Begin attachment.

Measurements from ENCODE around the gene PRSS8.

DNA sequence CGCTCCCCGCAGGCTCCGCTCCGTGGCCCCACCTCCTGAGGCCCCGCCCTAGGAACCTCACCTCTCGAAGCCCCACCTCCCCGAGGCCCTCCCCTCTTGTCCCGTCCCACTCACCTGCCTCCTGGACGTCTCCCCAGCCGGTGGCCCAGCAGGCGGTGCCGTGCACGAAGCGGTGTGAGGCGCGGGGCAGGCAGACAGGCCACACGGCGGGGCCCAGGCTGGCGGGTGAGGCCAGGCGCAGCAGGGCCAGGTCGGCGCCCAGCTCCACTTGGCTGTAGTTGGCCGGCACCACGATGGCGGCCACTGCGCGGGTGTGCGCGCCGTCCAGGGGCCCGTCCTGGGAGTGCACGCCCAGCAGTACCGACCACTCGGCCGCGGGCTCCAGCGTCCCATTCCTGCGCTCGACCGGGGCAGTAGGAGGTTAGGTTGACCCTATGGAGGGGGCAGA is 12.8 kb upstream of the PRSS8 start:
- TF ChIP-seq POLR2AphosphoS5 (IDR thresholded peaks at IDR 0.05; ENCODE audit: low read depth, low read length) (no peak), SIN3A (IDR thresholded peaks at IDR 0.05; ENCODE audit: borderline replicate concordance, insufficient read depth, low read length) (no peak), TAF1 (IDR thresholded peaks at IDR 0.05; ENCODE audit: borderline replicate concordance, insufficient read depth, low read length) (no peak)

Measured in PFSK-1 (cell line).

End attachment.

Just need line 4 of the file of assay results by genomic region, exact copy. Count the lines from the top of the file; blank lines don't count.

Measured in PFSK-1 (cell line).